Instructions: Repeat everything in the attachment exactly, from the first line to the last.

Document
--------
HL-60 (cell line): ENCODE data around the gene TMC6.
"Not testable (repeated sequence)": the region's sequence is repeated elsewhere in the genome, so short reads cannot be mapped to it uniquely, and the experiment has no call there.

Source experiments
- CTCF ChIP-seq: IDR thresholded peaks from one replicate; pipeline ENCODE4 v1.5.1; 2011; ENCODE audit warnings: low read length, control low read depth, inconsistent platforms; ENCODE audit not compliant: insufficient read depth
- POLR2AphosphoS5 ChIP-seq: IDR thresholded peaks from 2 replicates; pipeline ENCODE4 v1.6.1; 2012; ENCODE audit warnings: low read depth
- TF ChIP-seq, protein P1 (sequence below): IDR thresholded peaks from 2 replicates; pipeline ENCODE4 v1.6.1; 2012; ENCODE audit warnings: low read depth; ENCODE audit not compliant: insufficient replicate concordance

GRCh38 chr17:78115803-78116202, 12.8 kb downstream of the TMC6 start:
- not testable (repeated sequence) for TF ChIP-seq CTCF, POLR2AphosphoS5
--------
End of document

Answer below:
HL-60 (cell line): ENCODE data around the gene TMC6.
"Not testable (repeated sequence)": the region's sequence is repeated elsewhere in the genome, so short reads cannot be mapped to it uniquely, and the experiment has no call there.

Source experiments
- CTCF ChIP-seq: IDR thresholded peaks from one replicate; pipeline ENCODE4 v1.5.1; 2011; ENCODE audit warnings: low read length, control low read depth, inconsistent platforms; ENCODE audit not compliant: insufficient read depth
- POLR2AphosphoS5 ChIP-seq: IDR thresholded peaks from 2 replicates; pipeline ENCODE4 v1.6.1; 2012; ENCODE audit warnings: low read depth
- TF ChIP-seq, protein P1 (sequence below): IDR thresholded peaks from 2 replicates; pipeline ENCODE4 v1.6.1; 2012; ENCODE audit warnings: low read depth; ENCODE audit not compliant: insufficient replicate concordance

GRCh38 chr17:78115803-78116202, 12.8 kb downstream of the TMC6 start:
- not testable (repeated sequence) for TF ChIP-seq CTCF, POLR2AphosphoS5